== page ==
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Nostalgia and re-reading

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  • Nostalgia and re-reading

    I thought about this when I was posting a a different thread, and thought it was interesting enough to start a new thread. What is it like to revisit old favorites? Does nostalgia shade your reading? Do you revisit too many memories associated with the work and your time reading it originally? Or does a poor re-reading kill your positive nostalgia?

  • #2
    Since we’re on Mike’s site, I can think of one clear example of how this is a complicated set of questions. I read all the Elric stories when I was 14 or 15, and they resonates with an adolescent who was going through existential crises every day. But they were also more
    mature and dark than the stuff my friends and I were reading at the time, so it really felt dangerous to be reading.

    I re-read all of them in my thirties, and saw some of the problems with the books, like the limits of creating novels from linked short stories. And as someone who had a little more life experience, they seemed much less dangerous, even though I appreciated the darkness a little differently. I still loved them, but differently. Having said that, there is something about the purity of my teenage response to them that I kind of miss. In some ways the two reads through them are obviously separate experiences, and the later reading doesn’t negate the earlier one, but...

    This is, of course, far different than re-reading an old favorite, only to discover it is utter crap on a re-read.

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    • #3
      Originally posted by Doc View Post
      I thought about this when I was posting a a different thread, and thought it was interesting enough to start a new thread. What is it like to revisit old favorites? Does nostalgia shade your reading? Do you revisit too many memories associated with the work and your time reading it originally? Or does a poor re-reading kill your positive nostalgia?
      Sometimes a rereading is good, sometimes it's bad, sometimes it's both. But sometimes... a reread invokes the dreaded Suck Fairy.

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      • #4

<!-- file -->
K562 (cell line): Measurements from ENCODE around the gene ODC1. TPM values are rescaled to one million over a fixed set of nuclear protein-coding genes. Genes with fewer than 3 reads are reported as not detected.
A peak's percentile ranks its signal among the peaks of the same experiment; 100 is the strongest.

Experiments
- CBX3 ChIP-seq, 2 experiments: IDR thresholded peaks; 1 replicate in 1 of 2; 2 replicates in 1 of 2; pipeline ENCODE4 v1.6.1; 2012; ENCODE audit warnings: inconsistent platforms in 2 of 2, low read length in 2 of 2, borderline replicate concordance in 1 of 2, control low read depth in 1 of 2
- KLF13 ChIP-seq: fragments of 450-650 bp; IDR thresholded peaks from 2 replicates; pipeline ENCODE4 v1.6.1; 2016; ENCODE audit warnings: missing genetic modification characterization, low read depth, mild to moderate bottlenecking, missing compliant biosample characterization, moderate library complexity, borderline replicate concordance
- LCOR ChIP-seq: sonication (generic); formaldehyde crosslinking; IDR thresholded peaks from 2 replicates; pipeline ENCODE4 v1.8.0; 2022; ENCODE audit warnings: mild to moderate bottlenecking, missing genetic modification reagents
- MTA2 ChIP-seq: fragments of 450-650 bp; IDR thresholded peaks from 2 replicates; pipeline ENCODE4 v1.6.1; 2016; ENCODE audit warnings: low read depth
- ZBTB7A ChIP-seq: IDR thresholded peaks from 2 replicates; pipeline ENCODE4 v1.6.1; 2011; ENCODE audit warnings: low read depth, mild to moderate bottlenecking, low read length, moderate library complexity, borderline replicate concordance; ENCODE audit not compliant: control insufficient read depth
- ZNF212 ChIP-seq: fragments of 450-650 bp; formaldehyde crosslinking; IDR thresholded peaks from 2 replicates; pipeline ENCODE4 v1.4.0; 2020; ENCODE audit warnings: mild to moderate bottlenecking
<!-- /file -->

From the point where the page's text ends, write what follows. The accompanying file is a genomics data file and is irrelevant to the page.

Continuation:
I used to read each comic book I bought 3 times after buying it because I didn't have a lot of them to read and because I enjoyed it. But books, I am not such a fast reader and I have not read all I wanted. Things I read more than once:

        Ender's Game/Speaker of the Dead
        Lord of The Rings
        Elric of melniboné
        Anubis gates
        Shadow of the torturer ( when I read the 12 books of the solar cycle I sometimes read chapters 2 or 3 times ) and I am slowly reading the five first books again.
        I plan to read The Dying Earth again as well as Planet of Adventure.

        "From time to time I demonstrate the inconceivable, or mock the innocent, or give truth to liars, or shred the poses of virtue.(...) Now I am silent; this is my mood." From Sundrun's Garden, Jack Vance.
        "As the Greeks have created the Olympus based upon their own image and resemblance, we have created Gotham City and Metropolis and all these galaxies so similar to the corporate world, manipulative, ruthless and well paid, that conceived them." Braulio Tavares.

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        • #5
          Originally posted by Heresiologist View Post

          Sometimes a rereading is good, sometimes it's bad, sometimes it's both. But sometimes... a reread invokes the dreaded Suck Fairy.

          It’s hard to argue with Jo Fletcher. That’s a great read.

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          • #6
            [QUOTE=zlogdan But books, I am not such a fast reader and I have not read all I wanted.

            [/QUOTE]

            I know someone who thought re-reading anything was a waste of time because there was always so much more they wanted to read. It felt like a waste of valuable time to them, because they measured much of the value of their life in reading quantity.


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            • #7
              So not to beat a dead horse, but I was reminded of this thread as I was driving. I still listen to the radio (everyone is allowed to make fun of that). Anyway, I realized that an objectively terrible song was still
              pretty awesome because 15 year old me was also listening to it.

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              • #8
                We all have our guilty, even not so guilty, pleasures.

                I saw Ursula LeGuin speak once and she and others on the panel started talking about reading bad books, including if I remember correctly romance novels, and she joked they were like roughage and roughage is good because it keeps us regular.